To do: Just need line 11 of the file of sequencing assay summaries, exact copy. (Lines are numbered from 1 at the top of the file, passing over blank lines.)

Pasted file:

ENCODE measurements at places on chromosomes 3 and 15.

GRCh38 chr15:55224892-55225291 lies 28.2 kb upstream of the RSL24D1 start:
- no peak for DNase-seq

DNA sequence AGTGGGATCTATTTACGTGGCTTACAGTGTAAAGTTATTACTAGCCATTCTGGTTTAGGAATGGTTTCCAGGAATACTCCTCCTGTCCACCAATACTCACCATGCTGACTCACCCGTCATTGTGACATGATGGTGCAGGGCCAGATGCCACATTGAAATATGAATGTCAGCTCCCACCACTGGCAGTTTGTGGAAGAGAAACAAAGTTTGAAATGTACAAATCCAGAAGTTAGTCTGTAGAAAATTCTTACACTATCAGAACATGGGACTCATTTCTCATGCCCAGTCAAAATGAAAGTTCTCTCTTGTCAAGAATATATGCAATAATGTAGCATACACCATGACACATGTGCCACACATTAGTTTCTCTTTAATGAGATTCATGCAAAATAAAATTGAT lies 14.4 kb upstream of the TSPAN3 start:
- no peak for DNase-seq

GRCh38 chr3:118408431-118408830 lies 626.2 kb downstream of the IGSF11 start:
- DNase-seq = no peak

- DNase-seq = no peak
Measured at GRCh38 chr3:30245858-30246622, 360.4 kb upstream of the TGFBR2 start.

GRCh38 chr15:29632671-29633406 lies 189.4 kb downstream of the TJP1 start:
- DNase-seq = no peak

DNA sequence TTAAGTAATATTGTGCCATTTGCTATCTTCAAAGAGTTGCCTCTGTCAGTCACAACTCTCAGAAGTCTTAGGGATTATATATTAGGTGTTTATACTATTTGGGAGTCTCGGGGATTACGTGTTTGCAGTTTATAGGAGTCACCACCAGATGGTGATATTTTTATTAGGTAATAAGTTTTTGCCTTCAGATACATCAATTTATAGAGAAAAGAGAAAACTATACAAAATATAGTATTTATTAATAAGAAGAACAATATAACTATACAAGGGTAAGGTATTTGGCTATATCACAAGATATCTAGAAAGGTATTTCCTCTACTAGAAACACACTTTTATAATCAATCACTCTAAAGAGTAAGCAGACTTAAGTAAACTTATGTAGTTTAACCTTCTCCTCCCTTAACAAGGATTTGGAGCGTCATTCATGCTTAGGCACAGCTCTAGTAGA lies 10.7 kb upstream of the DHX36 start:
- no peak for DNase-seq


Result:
- DNase-seq = no peak